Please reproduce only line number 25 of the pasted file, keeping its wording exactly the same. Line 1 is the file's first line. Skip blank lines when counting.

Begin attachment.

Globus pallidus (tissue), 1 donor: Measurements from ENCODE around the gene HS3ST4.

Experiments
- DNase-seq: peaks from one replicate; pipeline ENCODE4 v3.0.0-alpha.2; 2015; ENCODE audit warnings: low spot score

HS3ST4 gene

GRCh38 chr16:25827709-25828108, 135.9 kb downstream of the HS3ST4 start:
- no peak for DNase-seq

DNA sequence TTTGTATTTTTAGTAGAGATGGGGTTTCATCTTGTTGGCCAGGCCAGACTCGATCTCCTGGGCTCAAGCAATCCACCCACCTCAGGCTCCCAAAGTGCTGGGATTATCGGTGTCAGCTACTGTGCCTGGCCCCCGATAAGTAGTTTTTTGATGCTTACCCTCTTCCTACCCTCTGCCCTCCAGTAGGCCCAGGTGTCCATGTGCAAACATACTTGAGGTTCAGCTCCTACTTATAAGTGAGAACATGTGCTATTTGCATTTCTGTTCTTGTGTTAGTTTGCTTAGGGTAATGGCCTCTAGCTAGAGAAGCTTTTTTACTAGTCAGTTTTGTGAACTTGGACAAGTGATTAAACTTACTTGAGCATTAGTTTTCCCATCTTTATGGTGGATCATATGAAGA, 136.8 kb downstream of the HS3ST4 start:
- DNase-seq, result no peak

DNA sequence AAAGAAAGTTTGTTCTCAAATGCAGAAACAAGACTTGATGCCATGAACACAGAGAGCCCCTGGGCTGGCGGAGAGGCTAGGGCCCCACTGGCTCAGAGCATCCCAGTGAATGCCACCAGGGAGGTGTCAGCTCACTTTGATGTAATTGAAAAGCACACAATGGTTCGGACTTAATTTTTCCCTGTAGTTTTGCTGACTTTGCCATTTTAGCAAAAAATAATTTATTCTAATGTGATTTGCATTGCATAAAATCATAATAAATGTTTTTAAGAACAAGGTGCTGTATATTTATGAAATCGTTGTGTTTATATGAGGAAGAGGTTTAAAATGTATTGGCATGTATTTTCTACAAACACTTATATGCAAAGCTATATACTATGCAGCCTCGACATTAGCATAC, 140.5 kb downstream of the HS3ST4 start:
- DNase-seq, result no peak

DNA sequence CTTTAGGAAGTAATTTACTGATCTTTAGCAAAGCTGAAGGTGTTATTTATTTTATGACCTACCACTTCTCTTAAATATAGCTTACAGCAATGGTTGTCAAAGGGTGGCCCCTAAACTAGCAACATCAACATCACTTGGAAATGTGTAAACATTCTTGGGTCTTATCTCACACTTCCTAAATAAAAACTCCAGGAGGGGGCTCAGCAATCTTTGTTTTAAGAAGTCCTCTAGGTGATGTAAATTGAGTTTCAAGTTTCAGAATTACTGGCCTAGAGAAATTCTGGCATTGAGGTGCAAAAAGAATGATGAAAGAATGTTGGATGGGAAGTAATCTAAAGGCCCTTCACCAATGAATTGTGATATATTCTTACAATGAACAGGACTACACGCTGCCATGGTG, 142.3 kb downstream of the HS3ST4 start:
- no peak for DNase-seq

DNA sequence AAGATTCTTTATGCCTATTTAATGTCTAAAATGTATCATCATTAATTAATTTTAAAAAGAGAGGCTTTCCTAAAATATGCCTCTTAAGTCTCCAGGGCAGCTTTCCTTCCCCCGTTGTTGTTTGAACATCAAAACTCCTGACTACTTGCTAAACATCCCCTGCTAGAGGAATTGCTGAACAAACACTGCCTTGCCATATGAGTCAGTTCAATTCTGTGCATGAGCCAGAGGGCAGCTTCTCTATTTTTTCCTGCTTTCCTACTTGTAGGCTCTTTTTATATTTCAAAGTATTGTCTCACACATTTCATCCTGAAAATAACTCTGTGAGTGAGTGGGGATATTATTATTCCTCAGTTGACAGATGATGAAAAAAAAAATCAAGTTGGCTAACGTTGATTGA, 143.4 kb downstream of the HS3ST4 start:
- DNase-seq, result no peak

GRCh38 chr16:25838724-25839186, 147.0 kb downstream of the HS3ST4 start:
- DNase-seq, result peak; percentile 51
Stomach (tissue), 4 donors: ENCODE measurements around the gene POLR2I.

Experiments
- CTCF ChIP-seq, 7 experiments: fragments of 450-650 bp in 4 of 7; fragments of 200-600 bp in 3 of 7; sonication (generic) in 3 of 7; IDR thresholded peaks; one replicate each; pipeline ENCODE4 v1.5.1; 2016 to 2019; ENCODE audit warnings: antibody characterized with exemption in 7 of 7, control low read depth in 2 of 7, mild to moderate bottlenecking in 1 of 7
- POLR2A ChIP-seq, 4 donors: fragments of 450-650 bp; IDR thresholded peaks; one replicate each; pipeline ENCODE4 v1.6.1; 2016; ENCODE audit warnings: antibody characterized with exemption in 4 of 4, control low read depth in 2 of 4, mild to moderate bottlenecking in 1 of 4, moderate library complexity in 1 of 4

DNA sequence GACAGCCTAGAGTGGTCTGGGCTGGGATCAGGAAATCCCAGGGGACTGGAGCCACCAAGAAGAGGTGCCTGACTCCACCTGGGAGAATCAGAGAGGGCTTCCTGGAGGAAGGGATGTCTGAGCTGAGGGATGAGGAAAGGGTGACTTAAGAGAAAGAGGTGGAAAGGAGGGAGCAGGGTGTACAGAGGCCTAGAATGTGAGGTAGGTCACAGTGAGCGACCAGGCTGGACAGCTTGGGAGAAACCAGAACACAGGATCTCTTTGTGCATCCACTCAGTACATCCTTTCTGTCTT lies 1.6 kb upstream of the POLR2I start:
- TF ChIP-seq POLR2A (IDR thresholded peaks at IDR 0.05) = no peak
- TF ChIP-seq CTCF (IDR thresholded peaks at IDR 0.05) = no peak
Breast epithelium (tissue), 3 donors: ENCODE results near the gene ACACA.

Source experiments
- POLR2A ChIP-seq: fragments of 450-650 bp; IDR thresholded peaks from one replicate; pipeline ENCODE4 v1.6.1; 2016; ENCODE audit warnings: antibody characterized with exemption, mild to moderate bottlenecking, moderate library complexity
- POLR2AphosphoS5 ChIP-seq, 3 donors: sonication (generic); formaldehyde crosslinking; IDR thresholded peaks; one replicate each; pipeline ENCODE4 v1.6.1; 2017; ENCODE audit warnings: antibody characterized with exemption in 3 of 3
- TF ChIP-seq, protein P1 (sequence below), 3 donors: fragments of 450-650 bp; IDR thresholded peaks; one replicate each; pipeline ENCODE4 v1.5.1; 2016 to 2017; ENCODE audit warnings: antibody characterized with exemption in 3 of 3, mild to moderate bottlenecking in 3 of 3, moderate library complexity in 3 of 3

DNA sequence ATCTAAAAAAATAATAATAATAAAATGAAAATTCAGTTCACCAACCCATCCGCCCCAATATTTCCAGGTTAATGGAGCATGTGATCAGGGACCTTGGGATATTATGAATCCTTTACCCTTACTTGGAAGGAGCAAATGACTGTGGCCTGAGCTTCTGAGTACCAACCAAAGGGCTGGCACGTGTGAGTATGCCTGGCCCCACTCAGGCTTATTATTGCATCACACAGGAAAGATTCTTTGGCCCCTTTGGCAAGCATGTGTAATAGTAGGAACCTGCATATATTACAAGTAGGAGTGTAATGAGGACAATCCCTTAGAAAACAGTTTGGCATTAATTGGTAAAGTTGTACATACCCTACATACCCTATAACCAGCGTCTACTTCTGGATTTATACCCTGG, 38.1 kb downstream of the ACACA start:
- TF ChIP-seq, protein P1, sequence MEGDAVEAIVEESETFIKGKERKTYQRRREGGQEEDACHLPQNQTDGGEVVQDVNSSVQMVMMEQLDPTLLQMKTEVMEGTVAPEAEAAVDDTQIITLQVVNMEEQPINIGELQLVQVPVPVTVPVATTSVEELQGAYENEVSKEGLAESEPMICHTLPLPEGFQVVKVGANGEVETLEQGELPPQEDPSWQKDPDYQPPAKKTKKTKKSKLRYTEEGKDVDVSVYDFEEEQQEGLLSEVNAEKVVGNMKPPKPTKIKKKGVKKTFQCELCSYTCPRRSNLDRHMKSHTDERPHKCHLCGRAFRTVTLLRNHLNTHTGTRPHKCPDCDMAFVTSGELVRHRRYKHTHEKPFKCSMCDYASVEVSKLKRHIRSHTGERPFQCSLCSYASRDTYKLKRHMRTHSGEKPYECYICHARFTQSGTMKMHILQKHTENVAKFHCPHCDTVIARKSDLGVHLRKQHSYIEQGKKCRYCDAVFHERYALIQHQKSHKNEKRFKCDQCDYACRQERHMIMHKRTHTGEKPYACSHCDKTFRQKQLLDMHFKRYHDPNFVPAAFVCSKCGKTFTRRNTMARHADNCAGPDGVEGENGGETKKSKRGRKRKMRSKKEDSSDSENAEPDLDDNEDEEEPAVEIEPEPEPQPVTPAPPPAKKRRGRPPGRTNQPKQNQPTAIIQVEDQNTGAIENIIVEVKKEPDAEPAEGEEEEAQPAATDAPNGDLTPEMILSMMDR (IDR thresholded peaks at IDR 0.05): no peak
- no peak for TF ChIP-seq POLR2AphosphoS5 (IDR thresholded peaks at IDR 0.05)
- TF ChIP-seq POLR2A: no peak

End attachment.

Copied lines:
Source experiments